Libel and Defamation
Libel and defamation is not covered under the media law. However, the people and the media are not allowed to defame another individual or organisation. But so far, no one has been jailed for defamation. Journalists however are free to defame (criticise) people if they have been officially condemned.
The media remains tightly controlled by the one-party state. It is stipulated in Article 44 of the Constitution of the Lao PDR: “Lao citizens have the right and freedom of speech, press and assembly; and have the right to set up associations and to stage demonstrations which are not contrary to the laws”. But, there are no legal safeguards for voicing dissent in public; as a result, few citizens feel free to exercise these rights. Article 7 requires the mass media, particularly Lao-language papers such as and and the national news agency, , to “unite and mobilize” the diverse ethnic groups to support the ruling Lao People’s Revolutionary Party. Under the criminal code, individuals may be jailed for up to one year for reporting on news that “weakens the state” or for transporting into the country a publication “contrary to national culture”. “The main role of Laos Media is to serve the peoples’ interest and to safeguard and develop the country. Basically it is to serve all the needs of the Laos people and to reduce poverty. As such, the mass media should be from the people, for the people, to serve the people”, says Pineprathana Phanthamaly, deputy director general of the Mass Media Department. In a one-party system like Laos, Pineprathana argues that the government is the representative of the people, so there is no contradiction between government, people and political party. “Media belongs to the government, but the government is from the people. So the mass media should inform, educate and entertain the people”.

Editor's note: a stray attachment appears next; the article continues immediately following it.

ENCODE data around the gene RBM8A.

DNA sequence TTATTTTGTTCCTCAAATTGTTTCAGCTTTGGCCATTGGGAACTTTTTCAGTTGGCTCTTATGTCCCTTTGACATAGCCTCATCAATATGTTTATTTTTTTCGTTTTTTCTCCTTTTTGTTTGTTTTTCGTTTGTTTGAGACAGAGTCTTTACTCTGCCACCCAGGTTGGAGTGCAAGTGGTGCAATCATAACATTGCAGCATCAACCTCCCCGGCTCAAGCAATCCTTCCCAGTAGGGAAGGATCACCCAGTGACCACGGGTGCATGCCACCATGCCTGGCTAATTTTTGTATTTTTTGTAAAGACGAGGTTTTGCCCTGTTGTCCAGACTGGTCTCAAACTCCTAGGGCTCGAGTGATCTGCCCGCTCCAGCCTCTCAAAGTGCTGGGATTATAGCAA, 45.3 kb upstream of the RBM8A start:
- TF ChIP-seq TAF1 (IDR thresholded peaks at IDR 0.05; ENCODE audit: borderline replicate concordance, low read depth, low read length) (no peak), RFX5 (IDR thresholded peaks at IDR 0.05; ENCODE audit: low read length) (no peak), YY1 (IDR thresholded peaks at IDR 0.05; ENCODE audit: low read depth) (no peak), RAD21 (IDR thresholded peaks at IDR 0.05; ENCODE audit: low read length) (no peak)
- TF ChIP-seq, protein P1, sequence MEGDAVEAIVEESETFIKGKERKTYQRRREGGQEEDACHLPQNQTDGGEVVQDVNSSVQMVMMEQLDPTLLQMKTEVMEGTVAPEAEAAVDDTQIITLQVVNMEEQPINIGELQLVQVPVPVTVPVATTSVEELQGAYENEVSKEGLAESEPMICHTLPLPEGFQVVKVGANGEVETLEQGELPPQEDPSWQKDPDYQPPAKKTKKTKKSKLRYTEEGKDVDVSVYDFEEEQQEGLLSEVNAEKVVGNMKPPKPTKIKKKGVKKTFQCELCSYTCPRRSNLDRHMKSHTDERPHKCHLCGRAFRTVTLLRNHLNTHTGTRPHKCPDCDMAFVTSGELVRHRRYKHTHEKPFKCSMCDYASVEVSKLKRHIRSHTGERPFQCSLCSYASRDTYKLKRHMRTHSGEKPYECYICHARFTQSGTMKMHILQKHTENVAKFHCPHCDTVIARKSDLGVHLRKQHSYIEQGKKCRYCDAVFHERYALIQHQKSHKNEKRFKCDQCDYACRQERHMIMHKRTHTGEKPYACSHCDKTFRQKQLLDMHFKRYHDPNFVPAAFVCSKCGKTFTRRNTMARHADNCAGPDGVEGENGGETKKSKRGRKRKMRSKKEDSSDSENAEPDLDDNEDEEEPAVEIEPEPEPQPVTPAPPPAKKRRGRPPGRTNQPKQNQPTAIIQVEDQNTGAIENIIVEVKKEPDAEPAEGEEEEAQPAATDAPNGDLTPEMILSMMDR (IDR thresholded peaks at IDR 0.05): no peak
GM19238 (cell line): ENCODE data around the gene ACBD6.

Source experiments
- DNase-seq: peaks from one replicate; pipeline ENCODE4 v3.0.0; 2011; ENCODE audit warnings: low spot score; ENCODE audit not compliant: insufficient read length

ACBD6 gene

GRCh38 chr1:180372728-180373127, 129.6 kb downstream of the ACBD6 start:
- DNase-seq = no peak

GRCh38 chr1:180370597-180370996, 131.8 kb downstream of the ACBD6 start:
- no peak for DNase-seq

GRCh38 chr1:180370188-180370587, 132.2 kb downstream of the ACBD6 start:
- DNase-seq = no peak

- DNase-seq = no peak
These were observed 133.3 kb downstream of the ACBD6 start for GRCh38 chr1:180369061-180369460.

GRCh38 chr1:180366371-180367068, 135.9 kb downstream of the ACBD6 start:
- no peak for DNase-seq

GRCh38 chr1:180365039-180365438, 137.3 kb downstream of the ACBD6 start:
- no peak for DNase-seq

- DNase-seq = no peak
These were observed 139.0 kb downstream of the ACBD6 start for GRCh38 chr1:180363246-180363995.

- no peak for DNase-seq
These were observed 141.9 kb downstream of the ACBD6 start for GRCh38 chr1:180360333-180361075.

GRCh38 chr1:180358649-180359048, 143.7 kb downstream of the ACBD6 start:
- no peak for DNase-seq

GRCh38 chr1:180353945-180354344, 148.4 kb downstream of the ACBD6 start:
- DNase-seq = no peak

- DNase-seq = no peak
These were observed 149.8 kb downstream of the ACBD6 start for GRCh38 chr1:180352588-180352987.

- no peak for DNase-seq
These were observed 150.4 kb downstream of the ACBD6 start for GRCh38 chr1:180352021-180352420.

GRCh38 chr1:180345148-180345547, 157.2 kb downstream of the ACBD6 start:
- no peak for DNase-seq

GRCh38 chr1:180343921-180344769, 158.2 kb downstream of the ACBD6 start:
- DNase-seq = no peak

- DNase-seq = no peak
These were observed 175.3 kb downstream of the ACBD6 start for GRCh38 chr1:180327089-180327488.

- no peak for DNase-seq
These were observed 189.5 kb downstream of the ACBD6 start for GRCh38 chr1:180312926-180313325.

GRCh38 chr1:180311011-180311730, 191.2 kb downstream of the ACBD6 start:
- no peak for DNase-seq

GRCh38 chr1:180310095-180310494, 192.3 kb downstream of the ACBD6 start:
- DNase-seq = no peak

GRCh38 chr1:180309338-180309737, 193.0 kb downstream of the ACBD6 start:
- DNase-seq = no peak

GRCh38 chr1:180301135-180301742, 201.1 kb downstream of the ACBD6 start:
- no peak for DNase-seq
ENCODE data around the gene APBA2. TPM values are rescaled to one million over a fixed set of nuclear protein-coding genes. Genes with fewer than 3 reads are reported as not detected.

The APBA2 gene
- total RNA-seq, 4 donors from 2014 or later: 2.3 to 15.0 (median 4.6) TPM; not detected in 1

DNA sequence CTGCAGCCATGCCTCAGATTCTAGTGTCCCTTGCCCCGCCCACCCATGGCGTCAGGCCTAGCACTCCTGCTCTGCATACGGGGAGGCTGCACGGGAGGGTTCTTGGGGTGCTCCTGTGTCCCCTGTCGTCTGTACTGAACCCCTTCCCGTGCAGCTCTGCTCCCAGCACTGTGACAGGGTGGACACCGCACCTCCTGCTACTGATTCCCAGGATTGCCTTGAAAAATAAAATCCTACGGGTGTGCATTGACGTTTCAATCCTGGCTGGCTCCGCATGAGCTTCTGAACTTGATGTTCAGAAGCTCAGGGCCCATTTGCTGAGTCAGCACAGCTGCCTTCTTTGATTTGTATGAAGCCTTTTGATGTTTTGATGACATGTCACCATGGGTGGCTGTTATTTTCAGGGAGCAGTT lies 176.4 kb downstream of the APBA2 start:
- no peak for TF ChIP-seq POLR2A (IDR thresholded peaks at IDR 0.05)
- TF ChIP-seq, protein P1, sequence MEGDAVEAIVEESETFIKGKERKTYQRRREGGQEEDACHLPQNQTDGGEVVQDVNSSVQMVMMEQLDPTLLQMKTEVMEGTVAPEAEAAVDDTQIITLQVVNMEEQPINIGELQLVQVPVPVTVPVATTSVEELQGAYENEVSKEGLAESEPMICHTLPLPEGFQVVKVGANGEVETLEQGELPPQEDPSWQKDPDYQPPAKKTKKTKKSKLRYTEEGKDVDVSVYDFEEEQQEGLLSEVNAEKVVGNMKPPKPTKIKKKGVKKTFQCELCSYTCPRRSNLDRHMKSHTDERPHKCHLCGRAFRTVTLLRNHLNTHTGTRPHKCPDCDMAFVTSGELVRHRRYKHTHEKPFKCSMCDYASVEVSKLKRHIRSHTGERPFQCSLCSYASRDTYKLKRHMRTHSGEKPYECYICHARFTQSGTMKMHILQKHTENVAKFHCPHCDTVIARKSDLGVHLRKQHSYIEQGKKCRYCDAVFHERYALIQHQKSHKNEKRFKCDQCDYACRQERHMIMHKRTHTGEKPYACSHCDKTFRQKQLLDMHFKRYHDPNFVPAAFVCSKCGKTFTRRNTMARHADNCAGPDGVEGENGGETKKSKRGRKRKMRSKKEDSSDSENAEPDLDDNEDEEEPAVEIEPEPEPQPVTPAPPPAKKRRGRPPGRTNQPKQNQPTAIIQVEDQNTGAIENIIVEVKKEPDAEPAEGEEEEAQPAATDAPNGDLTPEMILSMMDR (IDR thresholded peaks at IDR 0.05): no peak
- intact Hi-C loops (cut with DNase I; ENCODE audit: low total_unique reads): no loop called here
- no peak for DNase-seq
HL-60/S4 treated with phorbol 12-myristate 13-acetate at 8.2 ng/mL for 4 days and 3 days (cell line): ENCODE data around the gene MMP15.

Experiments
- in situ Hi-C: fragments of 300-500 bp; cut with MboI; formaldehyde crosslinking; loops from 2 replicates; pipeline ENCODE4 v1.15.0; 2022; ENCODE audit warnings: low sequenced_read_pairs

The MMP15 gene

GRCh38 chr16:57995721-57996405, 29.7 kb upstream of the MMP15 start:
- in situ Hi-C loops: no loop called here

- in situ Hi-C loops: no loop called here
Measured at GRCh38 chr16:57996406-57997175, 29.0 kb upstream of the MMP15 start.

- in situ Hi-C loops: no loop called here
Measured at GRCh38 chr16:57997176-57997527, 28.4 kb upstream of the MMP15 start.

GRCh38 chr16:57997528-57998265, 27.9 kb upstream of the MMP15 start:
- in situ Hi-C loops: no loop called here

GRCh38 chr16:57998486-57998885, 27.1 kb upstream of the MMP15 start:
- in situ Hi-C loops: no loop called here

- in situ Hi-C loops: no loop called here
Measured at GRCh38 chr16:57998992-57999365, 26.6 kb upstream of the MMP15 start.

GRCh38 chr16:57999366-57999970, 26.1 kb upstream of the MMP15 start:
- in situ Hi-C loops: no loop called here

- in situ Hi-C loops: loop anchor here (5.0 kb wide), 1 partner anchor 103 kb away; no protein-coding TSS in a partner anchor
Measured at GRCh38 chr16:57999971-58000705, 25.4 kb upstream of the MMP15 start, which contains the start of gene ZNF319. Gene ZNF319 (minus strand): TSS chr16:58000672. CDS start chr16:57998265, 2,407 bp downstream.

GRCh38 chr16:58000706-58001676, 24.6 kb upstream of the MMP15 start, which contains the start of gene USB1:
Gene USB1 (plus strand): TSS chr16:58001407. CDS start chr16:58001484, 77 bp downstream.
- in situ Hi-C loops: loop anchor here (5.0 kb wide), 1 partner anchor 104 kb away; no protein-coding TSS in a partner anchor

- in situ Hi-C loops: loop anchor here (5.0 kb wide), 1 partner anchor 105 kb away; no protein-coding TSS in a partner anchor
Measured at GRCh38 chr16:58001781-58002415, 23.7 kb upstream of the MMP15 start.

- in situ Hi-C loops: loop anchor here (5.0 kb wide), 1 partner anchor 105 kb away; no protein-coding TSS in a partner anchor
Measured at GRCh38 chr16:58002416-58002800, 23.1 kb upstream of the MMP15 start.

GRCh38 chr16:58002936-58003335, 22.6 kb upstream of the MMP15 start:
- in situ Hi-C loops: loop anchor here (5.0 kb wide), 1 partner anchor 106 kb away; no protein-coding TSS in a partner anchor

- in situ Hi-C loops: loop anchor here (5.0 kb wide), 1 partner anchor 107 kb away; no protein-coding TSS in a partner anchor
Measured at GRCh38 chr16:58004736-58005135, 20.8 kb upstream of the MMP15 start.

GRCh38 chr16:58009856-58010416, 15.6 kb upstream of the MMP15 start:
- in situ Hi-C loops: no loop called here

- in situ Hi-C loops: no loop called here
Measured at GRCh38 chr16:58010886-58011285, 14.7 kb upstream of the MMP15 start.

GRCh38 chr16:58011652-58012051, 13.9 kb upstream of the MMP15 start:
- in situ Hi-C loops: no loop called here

A license is required if an individual wants to set up a website through the Ministry of Information. A license is also required to run a newspaper or a magazine. There is no licensing available for private broadcast.
Radio broadcasting began in Laos in 1939 during French colonial rule and television was started fairly late, in 1983. All radio stations in Laos are owned by the government, but not fully funded. Since they are allowed to broadcast advertising, about a third of the radio stations’ budget is earned by advertising revenue. Lao National Radio broadcasts on two AM frequencies, one SW and two FM frequencies. The national programmes are also transmitted by satellite, and their programmes are relayed by over 30 district level stations of the national network across the country. There are three national television channels, with Lao National Television (LNTV) beaming their programmes by satellite so that regional television stations could replay them. Many people in border regions watch Thai television, which sometimes is more popular than the local Lao television. There are no laws to restrict such viewing and Laotians could go across the border freely and buy satellite and other receiving devices and bring it back to the country. In 2002, the Ministry of Information and Culture entered into a joint venture with a Chinese cable TV company to establish Lao Cable TV, which offers a smorgasbord of 30 channels including BBC and CNN. Since land-locked Laos shares the border with 5 other countries, it is difficult to stop people going across the border and bringing receivers to tune to foreign television and radio argues Pineprathana. “People may be watching or listening to BBC, CNN and so on, but they also listen to the Lao news at the respective timings ( 7.00 am, 12 noon and 7.00 pm) to check the accuracy and preciseness of the information” he says. “People themselves have to balance the information they receive .. they have to make judgements on what is wrong and what is right”.Back to top